With everything becoming increasingly connected electronically, the IoT (the ‘Internet of Things’) provides a perfect breeding ground for ransomware.
In 1999 technology expert Kevin Ashton conceived a vision like some device from a H.G. Wells novel – the IoT. Many people at the time thought he was a lunatic. The idea that your refrigerator could notify you by Iphone that you were running low on beer – or even remotely contact the store to get some more delivered – this was plainly ridiculous. But less than two decades later, here we are.
Ashton explained his concept all those years ago in the RFID Journal: ‘ If we had computers that knew everything there was to know about things — using data they gathered without any help from us — we would be able to track and count everything, and greatly reduce waste, loss and cost. We would know when things needed replacing, repairing or recalling, and whether they were fresh or past their best.’ Although young people won’t recall, there was a time when there was no public internet, let alone Cloud technology; mobile ‘phones were the size of construction blocks (and weighed as much!). Ah, those were the days, my friend…
AND – there was NO ransomware.
Ashton proposed that if the full scope of technology was harnessed, it would ‘change the world’. Well, he certainly wasn’t wrong – it has made life unrecognizable from that of pre-internet days. Today, if a person is not connected and ‘linked-in’, it can be difficult to function. Technology has also transformed business beyond all recognition, with global transactions being completed at light-speed (almost). But this utopian convenience and electronic rationalization comes at a price – it’s not only day-light (legitimate) business that exploit these advances.
A few hundred years ago (before telephones), transactions were made in gold coin. These needed to be transferred between points for business to proceed. This was done via trade routes. Enter the dandy Highwayman. This romantic figure (who was executed if caught) intercepted the traffic at a vulnerable point and demanded ‘Stand and deliver – your money or your life!’. The same on the high seas with pirates. Well, here’s the news – as ‘things’ get easier and more efficient, the routes of vulnerability are increased. Think about the Highwayman; then think ransomware.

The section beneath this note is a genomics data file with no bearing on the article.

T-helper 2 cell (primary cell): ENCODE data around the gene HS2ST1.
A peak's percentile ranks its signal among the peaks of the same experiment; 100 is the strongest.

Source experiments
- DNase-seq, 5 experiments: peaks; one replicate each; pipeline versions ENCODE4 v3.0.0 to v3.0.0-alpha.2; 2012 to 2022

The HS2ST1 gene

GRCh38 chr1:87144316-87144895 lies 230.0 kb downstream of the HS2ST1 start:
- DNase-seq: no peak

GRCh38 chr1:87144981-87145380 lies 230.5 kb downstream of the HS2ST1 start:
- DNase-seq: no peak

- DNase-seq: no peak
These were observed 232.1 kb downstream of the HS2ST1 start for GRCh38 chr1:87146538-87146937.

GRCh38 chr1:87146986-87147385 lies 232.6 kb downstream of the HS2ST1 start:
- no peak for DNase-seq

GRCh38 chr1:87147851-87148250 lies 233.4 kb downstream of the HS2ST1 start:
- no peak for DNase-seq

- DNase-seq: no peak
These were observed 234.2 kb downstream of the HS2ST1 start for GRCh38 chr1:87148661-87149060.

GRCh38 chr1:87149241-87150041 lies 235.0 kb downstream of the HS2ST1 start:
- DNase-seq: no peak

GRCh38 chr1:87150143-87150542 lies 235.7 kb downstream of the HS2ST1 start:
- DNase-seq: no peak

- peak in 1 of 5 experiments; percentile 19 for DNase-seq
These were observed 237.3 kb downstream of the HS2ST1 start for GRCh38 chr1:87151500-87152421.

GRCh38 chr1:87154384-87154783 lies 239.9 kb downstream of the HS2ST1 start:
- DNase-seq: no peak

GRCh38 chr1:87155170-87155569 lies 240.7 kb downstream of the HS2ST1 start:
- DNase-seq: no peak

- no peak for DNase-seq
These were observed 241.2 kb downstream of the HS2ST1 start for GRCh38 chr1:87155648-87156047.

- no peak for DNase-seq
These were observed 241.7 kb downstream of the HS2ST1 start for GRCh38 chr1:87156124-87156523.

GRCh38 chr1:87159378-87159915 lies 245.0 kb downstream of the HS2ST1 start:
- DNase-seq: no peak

Increasingly, everything talks to everything else and all these devices have I.P addresses to communicate either with a server, or another device. In business, this (like the beer) can provide automated inventories of stock and facilitate improved supply chains. An example of this rationalization is UPS who monitor their fleet of 80 000 vehicles to reduce fuel costs and maximize route efficiency. Now is the age not just of intra-personal communication – machines talk to machines.
An increase in Things
Analysts at the firm Gartner estimate that in 2016 there will be 6.4 billion devices of one kind or another communicating with each other. By 2020, they think the IoT will rise to 20.8b (in both business and private sectors). Cisco predict a 2020 figure of 50billion.
Enter the electronic Highwayman
2016 is forecast to be the worst yet for ransomware attacks, according to the Institute of Critical Infrastructure Technology. They predict that this year will be ‘…the year ransomware will wreak havoc on America’s critical infrastructure community… unattended vulnerabilities that were silently exploited in 2015 will enable invisible adversaries to capitalize upon positions that they have previously laid claim to’. The Insitiute state the cause of this as being organizations’ fast move toward efficiency offered without an adequate preparation for the cybersecurity risks that come with it.
Bad for business
Ransomware can cripple a company or organization. Just one example of this is the attack on the Hollywood Presbiterian Center which had to redirect patients to other hospitals until the threat was dealt with. There is a marked increase in ransomware targeting business – of course, this makes sound financial sense from the hacker’s perspective. Almost half of Cryptowall’s victims last year were business or organizations, and the campaign netted at least $18 U.S in just one financial quarter. And the threat is growing – McAfee Labs noted a rise of 4million detected samples in the second quarter of 2015 compared to 1.5million in the one previous to that.
From the ridiculous to the dangerous
Imagine if a hacker took control of one of you smartThings. Perhaps you get home expecting a beer to be delivered but instead find a ransom demand on your smartFridge. Or your smartThermostat has been locked (and it’s Winter) – you have to pay to get some heating on. Okay, now let’s be serious – with more health monitoring being electronic, what if some safety-critical equipment – perhaps a dialysis machine treating your child – what if this is locked by ransomware?
To summarize Things
It is a growing concern that security focuses on protecting a network and its data. All these peripheral devices need to be protected, too. Whether at home or business, the things that give the convenience/efficiency do their magic by being peripheral nodes in a network. Each has to have an I.P address to work its magic. Each new I.P address is another invitation for ransomware. Before taking the convenience/efficiency route with a new gizmo, check out the security of the device. Every node is a trade route, and ransomware is very good at detecting these paths.